L

vania; but he had been told by gentlemen of the Convention, that there were some hundreds voted in York county ; some thirty or forty in Bucks, and many others in various parts of the State. In the city and county of Philadelphia, he did not believe one had ever voted. Now, said Mr. B. is this just? Ought one portion of the people of Pennsylvania to be deprived of a right that is enjoyed by another portion? Why should the rich negro of Bucks be entitled to a vote any more than the humble negro laborer of Philadelphia ? Is it because the one has property, and the other has not ? By the same rule, the white farmer of Bucks ought to vote, and the white laborer of Philadelphia ought not. If we give to the negro the right of an elector, it is not because he has property, but because he is a man, and a citizen, and, as such, if extended to one, it should be extended to them all -to the poor negro as well as the rich. If we inade any distinction between the white man and the negro it should be because God and nature had made that distinction ; but there could be no republican rule by which we could make a distinction between the rich negro ante poor one-the negroes of Philadelphia, and those of York, or Bucks, they should have equal rights, and the laws should protect them in their full enjoyment.But, why is it that this distinction has been made? Why are they allowed the rights of an elector in one place, and denied it in another? Gentlemen on a former occasion have told us why. It is the tax qualification which some gentlemen told it us was necessary to retain, to prevent the negroes—the "sweeps”, as the gentleman from Bucks terms them, from voting. It it intended that the rich negro shall vote who has property to tax, and the poor white man who has none, to be excluded ? Or is this the tenure by which the rights of an elector are held ? It is the mere will or caprice of an assessor that determines this great question, which ought to be determined by the Constitution alone. This is what gives to the poor negro of York and the rich negro of Bucks the rights of citizenship, and which deprives thousands of both rich and poor of the same right in the city and county of Philadelphia ; and that may give it to every negro in the State. Such practices ought not to be tolerated in a Government of laws. It was justly said by the gentleman from the city, (Mr. Scott) on another occasion, that a fraudulent vote put into the ballot box in any other part of the tate, was a wound inflicted on the whole State. If, then, a negro is allowed to vote in York county, and is not allowed elsewhere, is not the whole State injured? Elections are to be free and equal. And as that gentleman also said, that all qualified voters should be protected in their righta—I would ask that gentleman if negroes could be protected in their enjoyment of this right in the city and eounty of Philadelphia ?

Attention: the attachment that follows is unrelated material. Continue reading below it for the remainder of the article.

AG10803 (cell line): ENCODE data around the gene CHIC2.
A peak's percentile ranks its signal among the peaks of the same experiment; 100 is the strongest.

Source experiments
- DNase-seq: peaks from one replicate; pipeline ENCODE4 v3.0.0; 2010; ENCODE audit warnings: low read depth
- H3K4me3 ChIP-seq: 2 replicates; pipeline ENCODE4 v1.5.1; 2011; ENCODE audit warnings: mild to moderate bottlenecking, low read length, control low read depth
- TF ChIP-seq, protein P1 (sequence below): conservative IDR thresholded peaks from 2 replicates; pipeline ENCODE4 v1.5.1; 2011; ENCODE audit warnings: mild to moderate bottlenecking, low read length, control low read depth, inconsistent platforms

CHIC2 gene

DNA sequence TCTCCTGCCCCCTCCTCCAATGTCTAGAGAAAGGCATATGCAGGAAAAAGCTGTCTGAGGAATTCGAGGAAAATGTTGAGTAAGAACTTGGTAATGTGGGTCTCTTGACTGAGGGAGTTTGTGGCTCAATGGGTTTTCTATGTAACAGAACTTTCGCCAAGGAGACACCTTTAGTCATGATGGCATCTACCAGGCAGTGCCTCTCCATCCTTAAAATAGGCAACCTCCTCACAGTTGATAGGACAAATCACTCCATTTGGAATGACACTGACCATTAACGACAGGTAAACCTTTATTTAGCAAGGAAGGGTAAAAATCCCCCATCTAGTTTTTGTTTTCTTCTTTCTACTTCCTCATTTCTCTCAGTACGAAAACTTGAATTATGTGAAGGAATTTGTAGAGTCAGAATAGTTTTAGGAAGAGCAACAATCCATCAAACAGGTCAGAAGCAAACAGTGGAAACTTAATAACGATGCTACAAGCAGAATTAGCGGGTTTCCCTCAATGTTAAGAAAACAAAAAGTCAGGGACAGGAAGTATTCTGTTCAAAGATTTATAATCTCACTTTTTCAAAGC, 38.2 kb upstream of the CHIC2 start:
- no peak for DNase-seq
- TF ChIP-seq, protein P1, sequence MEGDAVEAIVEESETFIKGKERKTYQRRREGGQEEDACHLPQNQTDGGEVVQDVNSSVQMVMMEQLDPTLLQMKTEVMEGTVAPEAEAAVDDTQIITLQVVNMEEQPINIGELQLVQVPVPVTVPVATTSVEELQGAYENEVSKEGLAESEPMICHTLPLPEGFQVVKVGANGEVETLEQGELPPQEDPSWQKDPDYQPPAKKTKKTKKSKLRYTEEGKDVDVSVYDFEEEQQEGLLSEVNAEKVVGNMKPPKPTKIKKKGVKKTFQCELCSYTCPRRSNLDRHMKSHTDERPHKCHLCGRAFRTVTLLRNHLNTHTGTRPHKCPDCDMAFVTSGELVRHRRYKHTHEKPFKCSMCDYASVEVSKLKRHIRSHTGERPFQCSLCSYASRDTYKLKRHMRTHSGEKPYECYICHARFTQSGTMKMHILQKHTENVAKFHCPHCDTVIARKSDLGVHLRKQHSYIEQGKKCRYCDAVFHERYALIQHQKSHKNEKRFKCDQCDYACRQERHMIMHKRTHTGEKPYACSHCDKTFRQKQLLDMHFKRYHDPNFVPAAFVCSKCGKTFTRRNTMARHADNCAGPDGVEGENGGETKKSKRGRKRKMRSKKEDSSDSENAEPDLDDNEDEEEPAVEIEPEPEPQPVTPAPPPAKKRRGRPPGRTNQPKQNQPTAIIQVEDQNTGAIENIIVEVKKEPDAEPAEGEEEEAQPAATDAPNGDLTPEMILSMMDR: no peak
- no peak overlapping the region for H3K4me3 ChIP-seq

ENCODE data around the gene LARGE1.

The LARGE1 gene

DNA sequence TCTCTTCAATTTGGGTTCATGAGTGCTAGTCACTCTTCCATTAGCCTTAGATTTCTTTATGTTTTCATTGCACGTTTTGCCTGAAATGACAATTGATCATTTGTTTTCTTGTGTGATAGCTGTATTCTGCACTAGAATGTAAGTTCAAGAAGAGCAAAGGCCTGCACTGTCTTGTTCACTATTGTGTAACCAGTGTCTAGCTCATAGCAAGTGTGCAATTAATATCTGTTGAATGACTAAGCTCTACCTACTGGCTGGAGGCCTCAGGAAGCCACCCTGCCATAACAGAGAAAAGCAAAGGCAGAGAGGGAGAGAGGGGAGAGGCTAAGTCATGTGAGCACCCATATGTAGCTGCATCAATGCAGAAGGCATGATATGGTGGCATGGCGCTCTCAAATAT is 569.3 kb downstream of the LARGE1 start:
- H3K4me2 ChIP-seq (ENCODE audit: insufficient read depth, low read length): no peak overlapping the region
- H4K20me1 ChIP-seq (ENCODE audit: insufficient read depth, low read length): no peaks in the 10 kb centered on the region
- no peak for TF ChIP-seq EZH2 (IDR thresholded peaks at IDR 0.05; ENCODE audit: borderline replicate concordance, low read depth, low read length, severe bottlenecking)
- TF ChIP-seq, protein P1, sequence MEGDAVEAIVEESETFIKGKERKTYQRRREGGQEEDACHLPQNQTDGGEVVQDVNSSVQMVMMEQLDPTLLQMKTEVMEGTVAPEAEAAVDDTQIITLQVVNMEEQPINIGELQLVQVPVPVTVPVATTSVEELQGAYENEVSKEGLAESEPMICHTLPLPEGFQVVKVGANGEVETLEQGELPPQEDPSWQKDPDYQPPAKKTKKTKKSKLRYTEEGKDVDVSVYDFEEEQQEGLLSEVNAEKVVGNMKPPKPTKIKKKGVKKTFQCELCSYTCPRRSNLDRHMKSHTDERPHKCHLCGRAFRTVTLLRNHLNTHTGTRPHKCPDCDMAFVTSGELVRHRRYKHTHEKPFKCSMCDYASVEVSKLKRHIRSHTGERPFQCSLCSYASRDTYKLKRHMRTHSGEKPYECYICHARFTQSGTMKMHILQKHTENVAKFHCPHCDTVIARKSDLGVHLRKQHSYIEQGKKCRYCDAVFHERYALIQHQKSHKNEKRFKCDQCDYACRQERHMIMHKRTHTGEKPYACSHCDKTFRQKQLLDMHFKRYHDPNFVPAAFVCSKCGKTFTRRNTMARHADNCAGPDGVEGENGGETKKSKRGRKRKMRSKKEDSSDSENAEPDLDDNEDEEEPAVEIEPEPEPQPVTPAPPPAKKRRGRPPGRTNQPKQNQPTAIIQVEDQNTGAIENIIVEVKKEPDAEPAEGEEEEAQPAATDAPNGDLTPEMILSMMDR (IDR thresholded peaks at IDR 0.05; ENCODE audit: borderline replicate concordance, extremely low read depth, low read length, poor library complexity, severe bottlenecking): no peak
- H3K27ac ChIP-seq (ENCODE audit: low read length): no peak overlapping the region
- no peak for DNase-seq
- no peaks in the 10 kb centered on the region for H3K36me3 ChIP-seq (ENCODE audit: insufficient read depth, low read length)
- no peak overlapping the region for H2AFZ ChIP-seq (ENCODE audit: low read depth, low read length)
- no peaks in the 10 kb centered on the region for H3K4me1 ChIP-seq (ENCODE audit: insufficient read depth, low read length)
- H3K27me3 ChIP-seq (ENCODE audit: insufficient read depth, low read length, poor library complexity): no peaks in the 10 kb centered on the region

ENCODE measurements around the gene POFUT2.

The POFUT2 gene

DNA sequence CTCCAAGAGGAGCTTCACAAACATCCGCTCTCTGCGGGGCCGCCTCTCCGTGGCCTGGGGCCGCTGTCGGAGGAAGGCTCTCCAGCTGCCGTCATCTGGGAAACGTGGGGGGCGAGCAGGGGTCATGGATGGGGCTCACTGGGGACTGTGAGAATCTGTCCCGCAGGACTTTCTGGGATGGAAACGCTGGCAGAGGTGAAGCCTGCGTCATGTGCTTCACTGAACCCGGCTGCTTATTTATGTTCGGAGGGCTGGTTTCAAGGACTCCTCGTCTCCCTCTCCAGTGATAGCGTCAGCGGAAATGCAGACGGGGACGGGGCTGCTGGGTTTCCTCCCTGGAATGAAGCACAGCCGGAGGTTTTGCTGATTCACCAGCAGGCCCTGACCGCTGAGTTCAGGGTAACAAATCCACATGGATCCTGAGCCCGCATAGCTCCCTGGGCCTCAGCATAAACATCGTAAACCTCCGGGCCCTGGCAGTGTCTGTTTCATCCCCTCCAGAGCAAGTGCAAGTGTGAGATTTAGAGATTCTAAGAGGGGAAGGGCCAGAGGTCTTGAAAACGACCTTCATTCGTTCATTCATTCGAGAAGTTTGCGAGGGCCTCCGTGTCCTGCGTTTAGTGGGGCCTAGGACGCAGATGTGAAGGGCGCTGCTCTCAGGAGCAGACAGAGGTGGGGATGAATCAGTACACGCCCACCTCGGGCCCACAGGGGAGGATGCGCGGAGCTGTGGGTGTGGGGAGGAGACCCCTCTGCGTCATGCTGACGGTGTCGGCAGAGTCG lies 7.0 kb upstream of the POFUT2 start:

If we concede to them the rights of an elector, the mere right to vote, this will be but one step, which, if we take, we are bound, by all the principles of our Government, to carry fully out. This determines their character as citizens. When this is acknowledged, they are, or ought to be, entitled to the rights and privileges that this title confers. If they have the right to vote, they ought, as my colleague (Mr. M'Cahen) states, to have the right to be elected to the Legislature, and to be judges and jurors; and, this last right was of far more importance to them than any other.The Constitution and the laws recognized the right of citizens io be tried by their peers. It was well known that great prejudices existed, in some